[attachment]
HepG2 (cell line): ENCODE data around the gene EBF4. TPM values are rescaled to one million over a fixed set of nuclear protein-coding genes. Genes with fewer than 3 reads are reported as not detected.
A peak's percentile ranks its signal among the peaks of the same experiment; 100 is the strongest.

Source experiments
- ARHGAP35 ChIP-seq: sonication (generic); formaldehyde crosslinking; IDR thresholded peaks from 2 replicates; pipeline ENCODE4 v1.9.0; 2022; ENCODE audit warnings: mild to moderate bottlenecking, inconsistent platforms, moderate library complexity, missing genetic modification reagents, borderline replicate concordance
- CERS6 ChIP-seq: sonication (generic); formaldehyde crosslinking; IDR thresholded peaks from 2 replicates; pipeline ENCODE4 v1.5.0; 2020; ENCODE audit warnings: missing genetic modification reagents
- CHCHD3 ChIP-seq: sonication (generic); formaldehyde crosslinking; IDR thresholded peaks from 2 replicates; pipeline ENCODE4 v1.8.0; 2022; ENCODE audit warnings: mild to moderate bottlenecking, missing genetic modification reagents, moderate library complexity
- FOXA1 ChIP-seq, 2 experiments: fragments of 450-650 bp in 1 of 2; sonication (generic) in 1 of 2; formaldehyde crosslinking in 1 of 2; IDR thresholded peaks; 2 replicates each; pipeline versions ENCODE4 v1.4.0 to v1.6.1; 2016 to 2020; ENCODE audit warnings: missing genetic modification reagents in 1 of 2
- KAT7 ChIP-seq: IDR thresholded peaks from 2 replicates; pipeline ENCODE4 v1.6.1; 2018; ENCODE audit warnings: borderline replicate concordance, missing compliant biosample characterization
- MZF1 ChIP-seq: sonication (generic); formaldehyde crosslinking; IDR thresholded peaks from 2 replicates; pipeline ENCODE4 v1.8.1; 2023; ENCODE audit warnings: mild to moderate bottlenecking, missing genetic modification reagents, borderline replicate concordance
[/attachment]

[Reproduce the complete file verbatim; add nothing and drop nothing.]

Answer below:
HepG2 (cell line): ENCODE data around the gene EBF4. TPM values are rescaled to one million over a fixed set of nuclear protein-coding genes. Genes with fewer than 3 reads are reported as not detected.
A peak's percentile ranks its signal among the peaks of the same experiment; 100 is the strongest.

Source experiments
- ARHGAP35 ChIP-seq: sonication (generic); formaldehyde crosslinking; IDR thresholded peaks from 2 replicates; pipeline ENCODE4 v1.9.0; 2022; ENCODE audit warnings: mild to moderate bottlenecking, inconsistent platforms, moderate library complexity, missing genetic modification reagents, borderline replicate concordance
- CERS6 ChIP-seq: sonication (generic); formaldehyde crosslinking; IDR thresholded peaks from 2 replicates; pipeline ENCODE4 v1.5.0; 2020; ENCODE audit warnings: missing genetic modification reagents
- CHCHD3 ChIP-seq: sonication (generic); formaldehyde crosslinking; IDR thresholded peaks from 2 replicates; pipeline ENCODE4 v1.8.0; 2022; ENCODE audit warnings: mild to moderate bottlenecking, missing genetic modification reagents, moderate library complexity
- FOXA1 ChIP-seq, 2 experiments: fragments of 450-650 bp in 1 of 2; sonication (generic) in 1 of 2; formaldehyde crosslinking in 1 of 2; IDR thresholded peaks; 2 replicates each; pipeline versions ENCODE4 v1.4.0 to v1.6.1; 2016 to 2020; ENCODE audit warnings: missing genetic modification reagents in 1 of 2
- KAT7 ChIP-seq: IDR thresholded peaks from 2 replicates; pipeline ENCODE4 v1.6.1; 2018; ENCODE audit warnings: borderline replicate concordance, missing compliant biosample characterization
- MZF1 ChIP-seq: sonication (generic); formaldehyde crosslinking; IDR thresholded peaks from 2 replicates; pipeline ENCODE4 v1.8.1; 2023; ENCODE audit warnings: mild to moderate bottlenecking, missing genetic modification reagents, borderline replicate concordance